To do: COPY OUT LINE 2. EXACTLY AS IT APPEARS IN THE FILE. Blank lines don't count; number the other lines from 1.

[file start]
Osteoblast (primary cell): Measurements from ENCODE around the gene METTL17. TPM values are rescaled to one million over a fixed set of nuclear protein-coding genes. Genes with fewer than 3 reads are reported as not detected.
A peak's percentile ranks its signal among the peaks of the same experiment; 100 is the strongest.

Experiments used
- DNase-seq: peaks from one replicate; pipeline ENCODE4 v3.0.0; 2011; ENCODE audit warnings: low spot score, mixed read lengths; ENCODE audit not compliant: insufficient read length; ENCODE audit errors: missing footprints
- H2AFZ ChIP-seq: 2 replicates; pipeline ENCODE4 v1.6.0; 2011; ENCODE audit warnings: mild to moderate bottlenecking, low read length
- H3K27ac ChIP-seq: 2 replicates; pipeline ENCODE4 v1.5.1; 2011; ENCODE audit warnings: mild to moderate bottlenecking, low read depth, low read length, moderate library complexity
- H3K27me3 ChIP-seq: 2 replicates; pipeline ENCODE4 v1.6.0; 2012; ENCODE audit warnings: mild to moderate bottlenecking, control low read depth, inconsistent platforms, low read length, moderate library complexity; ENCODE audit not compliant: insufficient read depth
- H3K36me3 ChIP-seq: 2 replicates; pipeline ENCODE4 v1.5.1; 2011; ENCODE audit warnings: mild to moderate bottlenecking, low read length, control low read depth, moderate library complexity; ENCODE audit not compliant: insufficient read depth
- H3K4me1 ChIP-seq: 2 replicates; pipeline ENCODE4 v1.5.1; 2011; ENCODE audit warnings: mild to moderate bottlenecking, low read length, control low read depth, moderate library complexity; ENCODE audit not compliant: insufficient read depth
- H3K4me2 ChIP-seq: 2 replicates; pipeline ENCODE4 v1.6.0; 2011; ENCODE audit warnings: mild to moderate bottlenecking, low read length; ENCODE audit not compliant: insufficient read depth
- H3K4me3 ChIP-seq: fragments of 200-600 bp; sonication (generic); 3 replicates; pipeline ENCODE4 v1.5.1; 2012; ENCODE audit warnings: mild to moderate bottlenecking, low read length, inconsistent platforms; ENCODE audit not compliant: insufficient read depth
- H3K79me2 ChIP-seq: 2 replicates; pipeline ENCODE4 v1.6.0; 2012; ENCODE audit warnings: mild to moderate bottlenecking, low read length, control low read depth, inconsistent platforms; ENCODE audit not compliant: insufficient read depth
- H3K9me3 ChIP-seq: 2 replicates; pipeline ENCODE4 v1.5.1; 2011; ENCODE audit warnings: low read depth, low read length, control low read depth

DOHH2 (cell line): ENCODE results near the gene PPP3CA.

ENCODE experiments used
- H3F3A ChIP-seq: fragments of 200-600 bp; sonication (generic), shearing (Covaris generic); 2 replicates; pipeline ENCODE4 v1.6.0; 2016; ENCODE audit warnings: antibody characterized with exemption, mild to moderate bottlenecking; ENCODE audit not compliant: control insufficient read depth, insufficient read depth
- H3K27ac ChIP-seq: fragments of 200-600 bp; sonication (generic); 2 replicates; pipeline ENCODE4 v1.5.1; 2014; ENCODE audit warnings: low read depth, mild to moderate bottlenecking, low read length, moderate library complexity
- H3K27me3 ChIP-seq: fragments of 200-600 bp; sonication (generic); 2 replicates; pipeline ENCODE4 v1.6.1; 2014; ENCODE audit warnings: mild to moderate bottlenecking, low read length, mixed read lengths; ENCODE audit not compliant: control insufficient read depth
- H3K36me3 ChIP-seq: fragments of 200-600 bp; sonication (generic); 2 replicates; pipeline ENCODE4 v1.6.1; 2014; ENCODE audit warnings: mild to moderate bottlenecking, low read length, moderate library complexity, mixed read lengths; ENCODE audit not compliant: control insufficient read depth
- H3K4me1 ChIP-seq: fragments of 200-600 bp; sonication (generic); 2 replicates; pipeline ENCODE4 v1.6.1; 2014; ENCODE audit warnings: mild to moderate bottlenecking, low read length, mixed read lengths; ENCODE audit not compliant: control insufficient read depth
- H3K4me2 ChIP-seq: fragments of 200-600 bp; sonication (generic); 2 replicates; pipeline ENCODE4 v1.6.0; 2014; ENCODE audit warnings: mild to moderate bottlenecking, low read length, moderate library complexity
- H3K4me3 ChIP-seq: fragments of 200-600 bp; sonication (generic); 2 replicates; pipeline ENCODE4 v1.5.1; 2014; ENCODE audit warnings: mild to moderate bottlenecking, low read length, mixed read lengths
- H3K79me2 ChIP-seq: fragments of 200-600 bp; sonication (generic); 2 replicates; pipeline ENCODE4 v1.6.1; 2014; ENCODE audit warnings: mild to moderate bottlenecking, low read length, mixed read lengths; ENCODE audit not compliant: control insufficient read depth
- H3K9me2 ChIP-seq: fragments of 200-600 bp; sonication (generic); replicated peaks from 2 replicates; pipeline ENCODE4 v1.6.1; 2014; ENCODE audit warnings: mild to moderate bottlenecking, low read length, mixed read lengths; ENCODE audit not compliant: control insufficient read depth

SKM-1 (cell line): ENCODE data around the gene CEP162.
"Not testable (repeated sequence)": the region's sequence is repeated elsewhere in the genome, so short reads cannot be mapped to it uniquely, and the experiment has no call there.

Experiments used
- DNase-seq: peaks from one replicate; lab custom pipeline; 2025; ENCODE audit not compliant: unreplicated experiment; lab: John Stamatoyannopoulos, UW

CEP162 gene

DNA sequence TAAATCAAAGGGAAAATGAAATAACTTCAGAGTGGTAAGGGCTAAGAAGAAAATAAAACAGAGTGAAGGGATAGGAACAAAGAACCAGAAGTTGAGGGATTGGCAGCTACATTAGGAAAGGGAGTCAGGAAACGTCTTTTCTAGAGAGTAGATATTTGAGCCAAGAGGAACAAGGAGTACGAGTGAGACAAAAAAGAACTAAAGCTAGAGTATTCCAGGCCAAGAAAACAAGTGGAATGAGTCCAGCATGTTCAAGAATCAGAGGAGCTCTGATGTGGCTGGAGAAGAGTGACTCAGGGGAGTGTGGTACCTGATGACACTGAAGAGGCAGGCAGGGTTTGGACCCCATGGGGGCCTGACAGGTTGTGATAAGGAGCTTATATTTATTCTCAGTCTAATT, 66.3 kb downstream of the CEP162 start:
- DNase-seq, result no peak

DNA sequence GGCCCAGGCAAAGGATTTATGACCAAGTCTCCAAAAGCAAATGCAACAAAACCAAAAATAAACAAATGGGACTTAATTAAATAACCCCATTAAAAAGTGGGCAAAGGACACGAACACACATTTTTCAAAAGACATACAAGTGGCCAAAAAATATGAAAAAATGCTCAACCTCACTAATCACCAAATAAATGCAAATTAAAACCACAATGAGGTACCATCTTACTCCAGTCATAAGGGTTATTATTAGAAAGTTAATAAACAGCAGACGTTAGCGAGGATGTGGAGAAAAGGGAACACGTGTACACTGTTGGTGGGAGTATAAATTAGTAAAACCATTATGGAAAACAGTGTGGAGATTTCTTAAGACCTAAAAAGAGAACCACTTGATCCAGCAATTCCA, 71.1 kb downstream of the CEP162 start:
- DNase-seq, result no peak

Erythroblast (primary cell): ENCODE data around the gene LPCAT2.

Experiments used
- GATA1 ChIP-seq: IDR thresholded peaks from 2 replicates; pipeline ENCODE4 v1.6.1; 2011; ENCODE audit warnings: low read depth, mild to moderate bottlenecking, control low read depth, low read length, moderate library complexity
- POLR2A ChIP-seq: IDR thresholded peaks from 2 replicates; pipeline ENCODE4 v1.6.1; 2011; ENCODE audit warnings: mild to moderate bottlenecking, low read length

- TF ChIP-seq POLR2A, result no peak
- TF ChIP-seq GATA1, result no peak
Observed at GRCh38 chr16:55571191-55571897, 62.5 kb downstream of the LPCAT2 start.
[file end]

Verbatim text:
A peak's percentile ranks its signal among the peaks of the same experiment; 100 is the strongest.